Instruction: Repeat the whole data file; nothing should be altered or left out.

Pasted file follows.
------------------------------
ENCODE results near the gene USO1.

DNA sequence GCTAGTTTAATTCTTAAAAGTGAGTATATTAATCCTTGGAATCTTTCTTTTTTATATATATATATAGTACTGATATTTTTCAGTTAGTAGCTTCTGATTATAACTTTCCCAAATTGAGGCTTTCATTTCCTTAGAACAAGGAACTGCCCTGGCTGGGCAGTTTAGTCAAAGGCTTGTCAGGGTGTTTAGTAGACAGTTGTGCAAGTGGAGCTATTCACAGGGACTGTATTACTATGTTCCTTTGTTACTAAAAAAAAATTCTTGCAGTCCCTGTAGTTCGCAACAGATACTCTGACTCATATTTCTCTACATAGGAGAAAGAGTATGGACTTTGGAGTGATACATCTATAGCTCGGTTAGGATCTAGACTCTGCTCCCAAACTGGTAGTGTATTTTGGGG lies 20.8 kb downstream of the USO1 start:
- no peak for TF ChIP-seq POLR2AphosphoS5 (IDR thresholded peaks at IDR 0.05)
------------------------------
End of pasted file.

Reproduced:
ENCODE results near the gene USO1.

DNA sequence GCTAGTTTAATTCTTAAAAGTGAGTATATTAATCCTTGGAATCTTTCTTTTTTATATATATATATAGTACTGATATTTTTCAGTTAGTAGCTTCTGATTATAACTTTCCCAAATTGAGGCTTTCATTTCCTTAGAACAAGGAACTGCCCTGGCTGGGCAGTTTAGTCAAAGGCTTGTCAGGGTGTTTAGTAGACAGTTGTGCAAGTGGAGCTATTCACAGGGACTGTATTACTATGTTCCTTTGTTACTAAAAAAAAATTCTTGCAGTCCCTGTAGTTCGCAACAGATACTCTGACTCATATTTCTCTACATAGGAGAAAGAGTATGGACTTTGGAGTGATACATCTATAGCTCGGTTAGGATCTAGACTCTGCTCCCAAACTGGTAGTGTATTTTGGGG lies 20.8 kb downstream of the USO1 start:
- no peak for TF ChIP-seq POLR2AphosphoS5 (IDR thresholded peaks at IDR 0.05)